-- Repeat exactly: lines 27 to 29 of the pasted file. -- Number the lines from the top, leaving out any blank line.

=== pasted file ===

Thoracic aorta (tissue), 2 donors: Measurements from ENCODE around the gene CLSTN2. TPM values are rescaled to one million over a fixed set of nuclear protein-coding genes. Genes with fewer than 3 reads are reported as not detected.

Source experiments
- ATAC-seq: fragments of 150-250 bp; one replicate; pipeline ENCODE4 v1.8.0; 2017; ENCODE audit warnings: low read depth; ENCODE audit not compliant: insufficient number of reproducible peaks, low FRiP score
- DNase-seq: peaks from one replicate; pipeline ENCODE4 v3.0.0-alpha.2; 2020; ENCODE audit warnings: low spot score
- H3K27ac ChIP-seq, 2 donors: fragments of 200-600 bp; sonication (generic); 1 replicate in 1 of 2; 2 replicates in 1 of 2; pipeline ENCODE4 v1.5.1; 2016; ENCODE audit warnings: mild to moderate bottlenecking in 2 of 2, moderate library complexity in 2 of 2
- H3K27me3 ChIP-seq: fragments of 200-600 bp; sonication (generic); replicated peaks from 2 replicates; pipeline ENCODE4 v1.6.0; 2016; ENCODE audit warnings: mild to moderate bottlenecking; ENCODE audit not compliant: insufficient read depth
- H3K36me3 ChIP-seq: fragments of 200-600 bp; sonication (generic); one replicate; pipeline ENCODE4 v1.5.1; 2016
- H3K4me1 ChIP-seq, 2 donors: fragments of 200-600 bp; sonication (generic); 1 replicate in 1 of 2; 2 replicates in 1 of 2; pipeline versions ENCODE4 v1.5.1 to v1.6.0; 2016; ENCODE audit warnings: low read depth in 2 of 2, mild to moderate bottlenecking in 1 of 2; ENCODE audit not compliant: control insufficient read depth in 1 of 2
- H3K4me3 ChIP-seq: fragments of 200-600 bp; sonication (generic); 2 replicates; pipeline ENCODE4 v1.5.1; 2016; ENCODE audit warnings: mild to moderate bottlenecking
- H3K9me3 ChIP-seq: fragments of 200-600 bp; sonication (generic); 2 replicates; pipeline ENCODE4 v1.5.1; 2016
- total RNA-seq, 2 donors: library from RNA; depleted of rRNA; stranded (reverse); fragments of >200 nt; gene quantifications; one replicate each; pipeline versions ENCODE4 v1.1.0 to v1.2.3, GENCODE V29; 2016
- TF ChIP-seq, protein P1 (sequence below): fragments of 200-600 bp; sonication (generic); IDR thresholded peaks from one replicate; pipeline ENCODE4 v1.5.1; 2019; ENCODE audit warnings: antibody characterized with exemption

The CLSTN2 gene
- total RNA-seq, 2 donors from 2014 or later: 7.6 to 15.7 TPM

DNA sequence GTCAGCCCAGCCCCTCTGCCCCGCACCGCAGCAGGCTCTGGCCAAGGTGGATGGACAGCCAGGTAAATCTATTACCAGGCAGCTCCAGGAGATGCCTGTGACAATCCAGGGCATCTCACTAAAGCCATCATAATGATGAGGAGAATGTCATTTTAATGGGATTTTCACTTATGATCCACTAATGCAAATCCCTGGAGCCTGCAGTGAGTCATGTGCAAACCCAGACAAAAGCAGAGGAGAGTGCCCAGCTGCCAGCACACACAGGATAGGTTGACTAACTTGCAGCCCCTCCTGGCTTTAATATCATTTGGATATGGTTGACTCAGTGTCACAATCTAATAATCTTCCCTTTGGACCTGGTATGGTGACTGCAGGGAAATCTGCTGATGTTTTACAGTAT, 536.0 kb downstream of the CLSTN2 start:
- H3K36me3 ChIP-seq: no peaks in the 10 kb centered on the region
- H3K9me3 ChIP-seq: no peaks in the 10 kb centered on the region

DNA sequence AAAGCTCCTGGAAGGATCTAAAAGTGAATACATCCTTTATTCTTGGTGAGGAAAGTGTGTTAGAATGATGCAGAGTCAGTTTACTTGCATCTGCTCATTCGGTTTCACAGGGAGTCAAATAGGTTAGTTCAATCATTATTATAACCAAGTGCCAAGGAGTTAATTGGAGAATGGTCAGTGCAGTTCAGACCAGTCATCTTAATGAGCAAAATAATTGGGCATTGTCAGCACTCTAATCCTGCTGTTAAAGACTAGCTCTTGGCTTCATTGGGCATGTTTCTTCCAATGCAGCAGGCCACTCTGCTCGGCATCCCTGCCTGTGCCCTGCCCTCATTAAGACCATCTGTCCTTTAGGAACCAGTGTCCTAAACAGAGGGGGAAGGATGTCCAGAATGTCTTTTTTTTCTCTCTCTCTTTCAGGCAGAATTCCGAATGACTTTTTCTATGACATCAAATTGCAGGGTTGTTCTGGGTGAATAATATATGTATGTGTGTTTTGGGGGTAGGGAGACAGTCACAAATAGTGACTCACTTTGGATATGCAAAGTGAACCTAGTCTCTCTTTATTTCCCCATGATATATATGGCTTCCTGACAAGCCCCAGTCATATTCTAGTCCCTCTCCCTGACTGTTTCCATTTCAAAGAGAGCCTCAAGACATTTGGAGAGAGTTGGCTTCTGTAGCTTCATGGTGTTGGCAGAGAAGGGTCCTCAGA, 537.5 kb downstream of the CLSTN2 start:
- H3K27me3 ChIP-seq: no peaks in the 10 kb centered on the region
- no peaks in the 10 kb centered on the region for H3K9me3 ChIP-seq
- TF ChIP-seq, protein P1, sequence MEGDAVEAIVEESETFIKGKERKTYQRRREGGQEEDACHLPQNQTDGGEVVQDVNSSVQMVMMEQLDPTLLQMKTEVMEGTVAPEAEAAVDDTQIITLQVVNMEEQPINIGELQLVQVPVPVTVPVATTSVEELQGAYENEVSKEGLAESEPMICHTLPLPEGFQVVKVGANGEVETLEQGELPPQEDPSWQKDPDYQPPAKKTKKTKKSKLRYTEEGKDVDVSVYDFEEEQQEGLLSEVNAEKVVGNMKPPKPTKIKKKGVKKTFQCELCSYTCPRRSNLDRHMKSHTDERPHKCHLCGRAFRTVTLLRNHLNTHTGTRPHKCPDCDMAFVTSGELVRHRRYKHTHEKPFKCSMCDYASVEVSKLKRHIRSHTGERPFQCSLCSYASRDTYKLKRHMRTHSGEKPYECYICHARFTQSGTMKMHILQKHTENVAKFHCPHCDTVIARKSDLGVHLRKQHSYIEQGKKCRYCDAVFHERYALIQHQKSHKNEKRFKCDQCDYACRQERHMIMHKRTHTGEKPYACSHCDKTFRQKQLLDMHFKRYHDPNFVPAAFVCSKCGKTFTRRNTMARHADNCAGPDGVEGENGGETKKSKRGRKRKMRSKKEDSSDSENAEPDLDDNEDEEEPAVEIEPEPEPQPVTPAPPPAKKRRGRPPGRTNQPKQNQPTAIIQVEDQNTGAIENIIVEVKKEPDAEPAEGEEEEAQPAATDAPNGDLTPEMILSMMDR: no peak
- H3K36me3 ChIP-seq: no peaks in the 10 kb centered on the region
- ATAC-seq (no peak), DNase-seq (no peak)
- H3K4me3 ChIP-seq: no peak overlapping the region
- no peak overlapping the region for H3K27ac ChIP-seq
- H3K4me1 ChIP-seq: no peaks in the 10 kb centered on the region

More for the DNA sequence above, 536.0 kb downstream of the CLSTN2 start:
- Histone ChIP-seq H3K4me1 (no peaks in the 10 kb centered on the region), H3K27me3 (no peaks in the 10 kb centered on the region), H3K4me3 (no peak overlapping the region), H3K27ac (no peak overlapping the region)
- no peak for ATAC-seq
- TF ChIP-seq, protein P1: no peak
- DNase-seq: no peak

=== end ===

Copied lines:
More for the DNA sequence above, 536.0 kb downstream of the CLSTN2 start:
- Histone ChIP-seq H3K4me1 (no peaks in the 10 kb centered on the region), H3K27me3 (no peaks in the 10 kb centered on the region), H3K4me3 (no peak overlapping the region), H3K27ac (no peak overlapping the region)
- no peak for ATAC-seq